PIMFA says a new ISA not way to solve underinvestment in UK

11 June 2024

PIMFA has said it does not see creating a UK ISA as a way to solve the historic underinvestment in the UK and has called on the next Government to deliver a more attractive environment for investors after the General Election.

Responding to the Treasury’s consultation on the creation of a UK ISA as announced by the Chancellor of the Exchequer in the March Budget, the trade body called for a focus on removing barriers to investment rather than creating new products.

PIMFA said it “strongly supports any reform which encourages growth and prosperity in the markets its members operate in”, adding, that in partnership with a new government, “we hope to see a growing culture of saving and investing in the UK, that provides people with the opportunity and confidence to invest and benefit from the UK’s vibrant capital markets.

“However, we believe attempts by the Government to engineer this through product design is the wrong way to achieve this aim.”

PIMFA said it does not consider that historic underinvestment in the UK represents a market failure which can be addressed through the creation of yet another ISA wrapper. In its response it suggests the next Government could stimulate UK investment further by abolishing Stamp Duty of UK share purchases or reversing the gradual erosion of investment allowances such as the Capital Gains Tax and Dividend Thresholds.

The UK ISA was not sen to represent a compelling market opportunity for firms. The trade body said that feedback from its members suggests only marginal value can be found as an additional £5,000 annual top up if it correspondents with the client’s risk appetite. This would benefit a maximum of 7% of ISA savers that reached their maximum ISA allowance in 2023/24.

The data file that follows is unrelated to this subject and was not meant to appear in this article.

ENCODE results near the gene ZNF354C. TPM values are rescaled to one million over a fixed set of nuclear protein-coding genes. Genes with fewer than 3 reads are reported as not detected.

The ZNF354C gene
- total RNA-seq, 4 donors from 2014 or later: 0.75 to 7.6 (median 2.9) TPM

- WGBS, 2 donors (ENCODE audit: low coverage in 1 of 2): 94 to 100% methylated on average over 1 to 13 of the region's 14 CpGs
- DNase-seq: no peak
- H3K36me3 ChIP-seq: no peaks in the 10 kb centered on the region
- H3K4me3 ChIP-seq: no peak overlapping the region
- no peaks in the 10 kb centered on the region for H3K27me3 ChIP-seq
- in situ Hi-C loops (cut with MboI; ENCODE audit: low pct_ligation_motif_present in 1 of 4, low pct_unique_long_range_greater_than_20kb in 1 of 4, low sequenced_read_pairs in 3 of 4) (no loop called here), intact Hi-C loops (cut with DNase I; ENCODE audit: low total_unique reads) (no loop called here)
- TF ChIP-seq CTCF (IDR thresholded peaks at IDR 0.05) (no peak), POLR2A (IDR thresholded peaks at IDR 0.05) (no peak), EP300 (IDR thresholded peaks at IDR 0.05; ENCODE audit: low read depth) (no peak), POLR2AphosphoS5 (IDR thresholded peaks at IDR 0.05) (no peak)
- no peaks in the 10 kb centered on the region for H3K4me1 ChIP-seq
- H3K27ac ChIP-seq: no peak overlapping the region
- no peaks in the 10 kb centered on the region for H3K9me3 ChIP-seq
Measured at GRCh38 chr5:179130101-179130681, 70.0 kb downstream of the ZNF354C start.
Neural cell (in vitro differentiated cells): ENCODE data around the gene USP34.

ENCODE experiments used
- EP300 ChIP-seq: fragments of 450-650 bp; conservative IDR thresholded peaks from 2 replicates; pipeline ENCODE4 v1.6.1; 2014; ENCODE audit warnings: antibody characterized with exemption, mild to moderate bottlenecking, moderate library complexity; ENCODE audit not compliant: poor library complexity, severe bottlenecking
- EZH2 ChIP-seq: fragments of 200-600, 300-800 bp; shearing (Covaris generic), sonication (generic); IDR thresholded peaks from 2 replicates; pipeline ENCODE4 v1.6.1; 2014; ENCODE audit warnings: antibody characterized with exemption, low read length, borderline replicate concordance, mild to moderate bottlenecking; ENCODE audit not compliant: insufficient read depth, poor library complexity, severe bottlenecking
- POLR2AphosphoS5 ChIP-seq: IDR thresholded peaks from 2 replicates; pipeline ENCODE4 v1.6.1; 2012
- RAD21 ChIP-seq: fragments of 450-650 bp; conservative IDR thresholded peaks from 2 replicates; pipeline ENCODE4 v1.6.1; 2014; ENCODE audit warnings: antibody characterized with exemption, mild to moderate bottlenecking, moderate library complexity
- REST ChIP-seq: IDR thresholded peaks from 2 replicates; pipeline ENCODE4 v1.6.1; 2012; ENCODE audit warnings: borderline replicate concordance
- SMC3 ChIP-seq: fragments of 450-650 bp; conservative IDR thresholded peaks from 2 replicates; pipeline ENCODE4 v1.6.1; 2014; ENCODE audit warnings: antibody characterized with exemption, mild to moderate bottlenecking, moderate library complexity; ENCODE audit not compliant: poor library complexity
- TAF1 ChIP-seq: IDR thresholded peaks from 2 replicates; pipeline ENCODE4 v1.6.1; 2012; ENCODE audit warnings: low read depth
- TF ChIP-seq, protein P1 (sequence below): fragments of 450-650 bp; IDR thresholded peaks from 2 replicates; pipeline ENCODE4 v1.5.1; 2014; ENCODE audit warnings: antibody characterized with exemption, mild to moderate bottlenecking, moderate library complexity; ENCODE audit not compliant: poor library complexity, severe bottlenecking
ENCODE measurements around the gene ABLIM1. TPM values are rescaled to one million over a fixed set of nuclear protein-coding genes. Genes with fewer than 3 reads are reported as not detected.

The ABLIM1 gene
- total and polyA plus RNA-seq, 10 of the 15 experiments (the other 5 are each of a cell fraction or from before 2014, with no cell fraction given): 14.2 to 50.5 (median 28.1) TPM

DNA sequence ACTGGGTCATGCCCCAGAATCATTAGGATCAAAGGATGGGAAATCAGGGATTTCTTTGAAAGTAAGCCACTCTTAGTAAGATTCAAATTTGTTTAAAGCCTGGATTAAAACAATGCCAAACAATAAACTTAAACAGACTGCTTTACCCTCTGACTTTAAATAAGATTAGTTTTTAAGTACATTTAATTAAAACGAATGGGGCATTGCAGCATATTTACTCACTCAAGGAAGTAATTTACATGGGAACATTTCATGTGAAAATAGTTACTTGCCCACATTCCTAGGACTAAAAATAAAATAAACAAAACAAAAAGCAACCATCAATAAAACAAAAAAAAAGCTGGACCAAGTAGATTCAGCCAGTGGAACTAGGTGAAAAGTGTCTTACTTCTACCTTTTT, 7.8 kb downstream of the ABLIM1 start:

It pointed out that firms may also face regulatory risks when distributing the UK ISA. “It is unlikely that recommending a transfer from a unrestricted Stocks and Shares ISA to a restricted UK ISA will represent a good outcome for the client and we would expect the Financial Conduct Authority (FCA) would likely take the same view in its enforcement of the Consumer Duty. Meanwhile, the desire to exclude ‘cash-like’ investments and, specifically cash itself, would make it difficult for firms both offering the UK ISAs and advisers constructing portfolios around it. Excluding all cash-like investments would again have regulatory implications for advisers who would consider that moving investments into cash would be in the client’s best interests – particularly in periods of acute market volatility.”

Simon Harrington, Head of Public Affairs at PIMFA, commented: “PIMFA is very supportive of reforms that aim to encourage greater saving and investing in the UK. We’re just not convinced that a UK ISA is the best way to achieve this.

“However, we see very little appetite for this product among firms who would actually have responsibility for distributing it – it is operationally onerous, the market is small and it is not immediately clear to us that it represents a statistically significant inflow of new money into the UK economy. We think this is a poorly targeted response to a much wider public policy issue.

“While not an end in itself we consider that the simplest way to encourage long-term savings and investment in the UK is through the creation of a simple and stable tax environment. In the first instance we would recommend considering cutting or abolishing stamp duty altogether whilst also ending the continual tinkering of allowances to make marginal gains to the Exchequer.

“Savers and investors need certainty from government, not product innovation. We would encourage the next Government to think deeply about the systemic issues that prevent UK savers and investors backing UK capital markets rather than papering over the cracks by designing products to force investor behaviour that we believe will ultimately come to nothing.”


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